Until 2006 there was no single symbol for diabetes. In that year, the United Nations adopted the blue circle as the international symbol of diabetes. Before that, many people in the diabetes community used a grey ribbon.
Ribbons had been used for causes like AID and breast cancer. There was hope in the diabetes community that using a grey ribbon would bring that same recognition for people living with diabetes.
The grey ribbon eventually had a drop of red added to it. This was further meant to make the diabetes symbol stand out. As ribbons gained popularity, a third option was warn. The red ribbon representing the American Diabetes Association was being used by some people.
In 2006, the International Diabetes Federation put out a call to create a new diabetes symbol. They wanted a symbol that would be recognized by everyone in the world. Kari Rosenfeld and her daughter Clare had just the symbol. They created a blue circle.
Why is a blue circle used as a symbol for diabetes?
The blue in the newest diabetes symbol represents the sky and the flag of the United Nations. According to Diabetes Mine, the circle “symbolizes life, Mother Earth, and health. The unbreakable unity it represents mirrors the global diabetes community.”
On December 20, 2006, the United Nations passed the “World Diabetes Day” resolution. It was on this day that the blue circle was officially recognized worldwide as the symbol of diabetes.
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But is there a diabetes awareness ribbon?
Again, before 2006, many people used a grey or red ribbon to symbolize diabetes awareness. After 2006, some individuals have created ribbons using both grey and blue colors. For the most part, in the diabetes community, ribbons now tend to be replaced by blue circle pins.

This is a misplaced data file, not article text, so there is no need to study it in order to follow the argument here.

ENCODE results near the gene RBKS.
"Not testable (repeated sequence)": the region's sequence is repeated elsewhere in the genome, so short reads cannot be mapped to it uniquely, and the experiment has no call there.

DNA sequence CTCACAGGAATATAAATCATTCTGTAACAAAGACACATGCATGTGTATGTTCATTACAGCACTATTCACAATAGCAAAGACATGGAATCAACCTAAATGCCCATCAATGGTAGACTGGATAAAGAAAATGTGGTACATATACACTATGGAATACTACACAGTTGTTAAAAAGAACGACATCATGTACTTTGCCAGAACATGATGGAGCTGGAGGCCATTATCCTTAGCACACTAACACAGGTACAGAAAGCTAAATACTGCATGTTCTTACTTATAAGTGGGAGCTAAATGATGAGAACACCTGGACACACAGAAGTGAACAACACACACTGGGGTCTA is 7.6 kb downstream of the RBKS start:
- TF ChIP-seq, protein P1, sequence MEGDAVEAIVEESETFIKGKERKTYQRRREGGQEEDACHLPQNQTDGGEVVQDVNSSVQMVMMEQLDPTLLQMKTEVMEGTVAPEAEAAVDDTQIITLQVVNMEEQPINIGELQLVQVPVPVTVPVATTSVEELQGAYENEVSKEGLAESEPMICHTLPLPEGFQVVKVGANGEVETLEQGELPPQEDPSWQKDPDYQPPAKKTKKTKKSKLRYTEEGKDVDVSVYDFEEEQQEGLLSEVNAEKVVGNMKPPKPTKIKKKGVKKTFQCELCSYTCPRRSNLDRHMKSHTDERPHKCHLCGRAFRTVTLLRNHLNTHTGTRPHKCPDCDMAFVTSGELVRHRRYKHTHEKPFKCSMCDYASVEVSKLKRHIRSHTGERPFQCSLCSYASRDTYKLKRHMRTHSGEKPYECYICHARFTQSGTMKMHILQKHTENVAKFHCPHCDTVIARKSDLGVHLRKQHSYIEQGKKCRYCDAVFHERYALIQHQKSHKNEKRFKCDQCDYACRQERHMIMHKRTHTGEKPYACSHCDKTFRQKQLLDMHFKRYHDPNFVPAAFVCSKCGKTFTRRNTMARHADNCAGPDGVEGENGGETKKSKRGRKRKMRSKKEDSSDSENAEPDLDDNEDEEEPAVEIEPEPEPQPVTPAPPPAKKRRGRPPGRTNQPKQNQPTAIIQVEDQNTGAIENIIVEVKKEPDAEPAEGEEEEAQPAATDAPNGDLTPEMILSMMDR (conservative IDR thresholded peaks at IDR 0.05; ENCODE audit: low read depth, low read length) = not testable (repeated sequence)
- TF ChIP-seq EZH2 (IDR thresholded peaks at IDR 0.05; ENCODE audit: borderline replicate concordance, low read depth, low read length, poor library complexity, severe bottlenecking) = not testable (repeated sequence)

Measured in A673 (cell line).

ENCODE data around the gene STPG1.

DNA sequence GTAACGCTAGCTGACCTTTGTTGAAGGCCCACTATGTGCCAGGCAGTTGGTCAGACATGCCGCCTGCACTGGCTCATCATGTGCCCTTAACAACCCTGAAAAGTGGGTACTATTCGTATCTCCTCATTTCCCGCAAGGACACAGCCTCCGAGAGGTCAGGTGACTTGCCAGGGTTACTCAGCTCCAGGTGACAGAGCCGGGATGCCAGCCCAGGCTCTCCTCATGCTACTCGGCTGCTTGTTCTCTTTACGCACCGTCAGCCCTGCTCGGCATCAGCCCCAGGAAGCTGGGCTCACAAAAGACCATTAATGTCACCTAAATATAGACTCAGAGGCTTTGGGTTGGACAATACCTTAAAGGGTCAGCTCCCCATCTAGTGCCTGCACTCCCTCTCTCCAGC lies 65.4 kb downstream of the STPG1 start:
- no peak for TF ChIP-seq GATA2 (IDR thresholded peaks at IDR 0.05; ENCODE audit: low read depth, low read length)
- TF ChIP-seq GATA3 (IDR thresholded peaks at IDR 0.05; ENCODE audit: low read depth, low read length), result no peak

Is there a different symbol for type 1 versus Type 2 diabetes?
No. The International Diabetes Federation represents both types of diabetes. The circle was meant to represent inclusivity. Therefore the blue circle is to represent all types of diabetes.
Is there a standard diabetes awareness tattoo?
In a further effort to raise awareness of life with diabetes, more and more people are getting diabetes tattoos. When it comes to diabetes ink, people are encouraged to be as creative as they like. There are tattoos of insulin pumps, tattoos incorporating the grey ribbon, ones that use the blue circle and so many more!
If you are considering a diabetes awareness tattoo, our tattoo gallery may help to inspire you.
If you have diabetes and are considering getting a tattoo, make sure to read our precautions first.
Is there a special time of the year for sharing the diabetes symbol?
Every day is the perfect day to increase awareness around living with diabetes. You can sport your blue circle or a diabetes ribbon anytime throughout the year.
The month of November is often referred to as Diabetes Awareness Month. November 14th specifically is recognized as World Diabetes Day. The 14th is the day that Sir Frederick Banting was born.
For those who don’t know, Banting was a Canadian born medical scientist. He received the Nobel prize for his work isolating insulin for therapeutic use with his colleague Dr. Charles Best.
Before 1922, a person with Type 1 diabetes was not expected to live long. The only way for them to survive was on very strict diets and those diets often left them malnourished. Injected insulin came along and changed that.
Are there other symbols for diabetes?
The two main diabetes awareness symbols are the blue circle and the grey and blue ribbon. Like all brands, when it comes to diabetes organizations, there are many logos and symbols to choose from. JDRF has used the blue sneaker for many years. Beyond Type 1 has adopted the dotted tear drop. Children with Diabetes has the yellow smiley face.
Here at Diabetes Advocacy, our symbol has evolved from a phoenix with a grey ribbon around it’s neck into the phoenix with the blue circle.
The phoenix was chosen to reflect our rising from the devastation of a type 1 diabetes diagnosis and embracing the community we are part of. The blue circle further represents our continued involvement in and commitment to the diabetes community.
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Diabetes Awareness Images
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